The Quality Control Council of Canada began bargaining with the NDTMA contractor group in the winter and spring of 2015. We jointly administer this agreement with the UA170 Pipefitter Union in the Pacific Region. Each Union has a regional representative from British Columbia that is part of the bargaining committee. This is a National agreement across Canada, with a regional component that involves wages, travel, overtime and some other monetary and non-monetary items that are specific to each region and the industries they service. Member proposals were sought in the fall of 2014, with bargaining committee members meeting to decide which proposals were a national item, a regional item, and what increases we would be looking for in each region. Unfortunately, during the early rounds of bargaining with the contractor group the bottom fell out of the oil industry and this affected bargaining across the country. We managed to gain modest increases in the Pacific Region and had some priority items for our membership addressed, but only ratified the Pacific Region by a very close margin. The Central and Atlantic Regions were both voted down at first, then passed at a second vote in which they received some slight gains over the original proposals. The Prairie Region, which was hit hardest by the drop in oil prices, had to bargain at the same time that the building trade unions in the region were taking cuts or just maintaining what they already have. They have voted down 2 proposals to date, and are entering into mediation to try and resolve their differences there.

We would like to extend our appreciation and our thanks to all those Shop Stewards, bargaining committee members, and membership who get involved submitting proposals, sitting at negotiations, informing and educating the membership, and who often put in many hours of their own time to make sure that their Brothers and Sisters benefit from collective bargaining.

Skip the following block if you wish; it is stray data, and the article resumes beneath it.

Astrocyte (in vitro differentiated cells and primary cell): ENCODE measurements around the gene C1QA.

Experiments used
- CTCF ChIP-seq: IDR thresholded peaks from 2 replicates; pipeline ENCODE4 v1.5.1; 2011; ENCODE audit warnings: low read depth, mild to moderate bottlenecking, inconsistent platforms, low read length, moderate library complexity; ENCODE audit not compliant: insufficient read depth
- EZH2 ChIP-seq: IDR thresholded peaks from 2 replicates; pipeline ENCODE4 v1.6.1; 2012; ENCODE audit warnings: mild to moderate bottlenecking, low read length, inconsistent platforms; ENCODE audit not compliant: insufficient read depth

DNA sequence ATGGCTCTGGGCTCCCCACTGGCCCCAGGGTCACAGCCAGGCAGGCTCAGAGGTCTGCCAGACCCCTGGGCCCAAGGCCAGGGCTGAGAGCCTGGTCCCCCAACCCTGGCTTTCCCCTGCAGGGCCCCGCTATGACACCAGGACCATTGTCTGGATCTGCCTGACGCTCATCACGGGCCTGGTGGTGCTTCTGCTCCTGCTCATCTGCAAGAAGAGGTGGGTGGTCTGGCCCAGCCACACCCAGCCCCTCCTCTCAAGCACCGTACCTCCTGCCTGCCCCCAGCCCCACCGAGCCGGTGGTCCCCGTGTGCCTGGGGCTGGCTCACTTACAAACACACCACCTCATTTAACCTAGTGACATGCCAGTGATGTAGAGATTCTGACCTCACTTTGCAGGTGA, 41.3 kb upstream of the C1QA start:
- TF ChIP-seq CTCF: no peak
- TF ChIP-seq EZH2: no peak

Grievances and Arbitrations

Without going into any great detail there were a significant number of grievances processed over the past few years for both field and shop members. The most difficult came out of the two projects in the Kitimat area. Settlements on the most part have been concluded on a without prejudice basis which means the details must be kept strictly confidential between the parties involved. For information purposes only the following is a bullet point list of actions since 2012.

  • Kemano; group grievance regarding Employer use of non-bargaining unit employees to perform work which was within the jurisdiction of the bargaining group; settled prior to arbitration in favour of the Boilermakers.
  • Kitimat; termination grievance; withdrawn by the Union after investigation, determination was without merit.
  • Kitimat; termination grievance; proceeded to arbitration and was settled in favour of the Boilermakers.
  • Kitimat; termination grievance; settled prior to arbitration in favour of the Boilermakers.
  • Kitimat; termination grievance; withdrawn by the Union after investigation, determination was without merit.
  • Kitimat; group grievance regarding travel expenses; settled prior to arbitration in favour of the Boilermakers.
  • Kitimat; group overtime grievance; settled prior to arbitration in favour of the Boilermakers.
  • Kitimat; group turnaround grievance; settled prior to arbitration in favour of the Boilermakers.
  • Chetwynd; group turnaround grievance; settled prior to arbitration in favour of the Boilermakers.
  • Chetwynd; discharge grievance; settled during mediation in favour of the Boilermakers.
  • Langley; application of the timing of a wage increase grievance; settled prior to arbitration in favour of the Boilermakers.
  • Penticton; termination grievance, withdrawn by the Union after investigation, determination was without merit.
  • Penticton; employee recall rights grievance; withdrawn by the Union after investigation, determination was without merit.
  • Penticton; attendance management policy grievance; settled prior to arbitration in favour of the Boilermakers.

Fraternally, Lodge 359 Staff